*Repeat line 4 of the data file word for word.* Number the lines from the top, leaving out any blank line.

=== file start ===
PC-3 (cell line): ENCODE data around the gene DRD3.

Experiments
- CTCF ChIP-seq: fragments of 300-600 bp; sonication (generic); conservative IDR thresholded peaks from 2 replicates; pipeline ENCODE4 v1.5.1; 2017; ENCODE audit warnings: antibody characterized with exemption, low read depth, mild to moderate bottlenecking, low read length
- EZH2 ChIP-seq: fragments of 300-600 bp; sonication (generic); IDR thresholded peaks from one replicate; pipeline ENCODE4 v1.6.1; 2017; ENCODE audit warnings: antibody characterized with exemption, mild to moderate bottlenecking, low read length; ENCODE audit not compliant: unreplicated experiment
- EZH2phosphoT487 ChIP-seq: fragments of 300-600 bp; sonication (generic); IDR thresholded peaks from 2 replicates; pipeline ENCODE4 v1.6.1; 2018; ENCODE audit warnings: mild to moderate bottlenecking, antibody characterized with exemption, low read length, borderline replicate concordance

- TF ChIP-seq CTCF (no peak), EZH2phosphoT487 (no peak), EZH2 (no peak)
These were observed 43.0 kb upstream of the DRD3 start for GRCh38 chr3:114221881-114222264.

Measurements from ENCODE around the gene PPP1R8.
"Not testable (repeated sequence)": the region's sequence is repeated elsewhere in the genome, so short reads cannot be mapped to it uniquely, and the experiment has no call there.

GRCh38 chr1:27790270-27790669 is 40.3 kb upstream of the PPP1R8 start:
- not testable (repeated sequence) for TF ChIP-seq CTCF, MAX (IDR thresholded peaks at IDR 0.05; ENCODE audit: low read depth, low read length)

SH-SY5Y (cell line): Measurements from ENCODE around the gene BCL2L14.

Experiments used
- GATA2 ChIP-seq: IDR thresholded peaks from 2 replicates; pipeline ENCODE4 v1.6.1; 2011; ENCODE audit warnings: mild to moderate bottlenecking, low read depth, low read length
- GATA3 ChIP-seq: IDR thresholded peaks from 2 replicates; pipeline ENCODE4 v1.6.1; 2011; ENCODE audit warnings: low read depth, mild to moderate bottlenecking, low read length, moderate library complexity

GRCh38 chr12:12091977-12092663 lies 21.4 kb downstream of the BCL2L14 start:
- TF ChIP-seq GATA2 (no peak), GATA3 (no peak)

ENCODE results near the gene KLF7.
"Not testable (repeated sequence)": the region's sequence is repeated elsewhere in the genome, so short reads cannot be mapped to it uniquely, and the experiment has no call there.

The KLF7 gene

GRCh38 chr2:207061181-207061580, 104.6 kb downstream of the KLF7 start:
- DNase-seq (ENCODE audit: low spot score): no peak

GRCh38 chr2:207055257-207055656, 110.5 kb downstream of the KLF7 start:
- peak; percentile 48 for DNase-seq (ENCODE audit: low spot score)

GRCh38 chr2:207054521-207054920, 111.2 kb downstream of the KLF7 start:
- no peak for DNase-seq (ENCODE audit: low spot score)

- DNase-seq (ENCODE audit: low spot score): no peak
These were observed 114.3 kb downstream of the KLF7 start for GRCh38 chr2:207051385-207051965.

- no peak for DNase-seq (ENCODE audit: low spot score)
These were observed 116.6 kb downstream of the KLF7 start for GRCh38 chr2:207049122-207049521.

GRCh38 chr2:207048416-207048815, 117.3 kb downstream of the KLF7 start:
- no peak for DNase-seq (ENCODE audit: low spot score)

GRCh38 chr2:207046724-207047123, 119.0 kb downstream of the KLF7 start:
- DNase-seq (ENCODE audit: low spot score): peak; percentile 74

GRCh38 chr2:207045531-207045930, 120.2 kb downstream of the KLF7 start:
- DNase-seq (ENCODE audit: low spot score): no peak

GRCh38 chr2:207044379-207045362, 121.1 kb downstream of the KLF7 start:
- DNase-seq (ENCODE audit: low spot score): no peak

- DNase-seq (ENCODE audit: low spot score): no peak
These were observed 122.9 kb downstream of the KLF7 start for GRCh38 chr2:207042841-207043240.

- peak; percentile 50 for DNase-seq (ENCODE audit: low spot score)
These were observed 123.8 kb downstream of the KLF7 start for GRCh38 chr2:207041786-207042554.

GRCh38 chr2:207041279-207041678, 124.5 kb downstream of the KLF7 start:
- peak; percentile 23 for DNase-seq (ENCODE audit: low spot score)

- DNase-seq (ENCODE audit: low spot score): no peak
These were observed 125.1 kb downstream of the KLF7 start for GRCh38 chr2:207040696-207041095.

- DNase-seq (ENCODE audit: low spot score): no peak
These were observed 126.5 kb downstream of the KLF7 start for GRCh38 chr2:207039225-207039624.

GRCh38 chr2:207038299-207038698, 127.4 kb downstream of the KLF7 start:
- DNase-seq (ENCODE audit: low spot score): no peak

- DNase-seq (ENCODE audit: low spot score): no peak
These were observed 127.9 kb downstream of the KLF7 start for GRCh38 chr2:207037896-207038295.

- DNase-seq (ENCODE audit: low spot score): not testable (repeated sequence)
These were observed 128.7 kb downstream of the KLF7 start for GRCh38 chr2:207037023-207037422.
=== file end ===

- EZH2 ChIP-seq: fragments of 300-600 bp; sonication (generic); IDR thresholded peaks from one replicate; pipeline ENCODE4 v1.6.1; 2017; ENCODE audit warnings: antibody characterized with exemption, mild to moderate bottlenecking, low read length; ENCODE audit not compliant: unreplicated experiment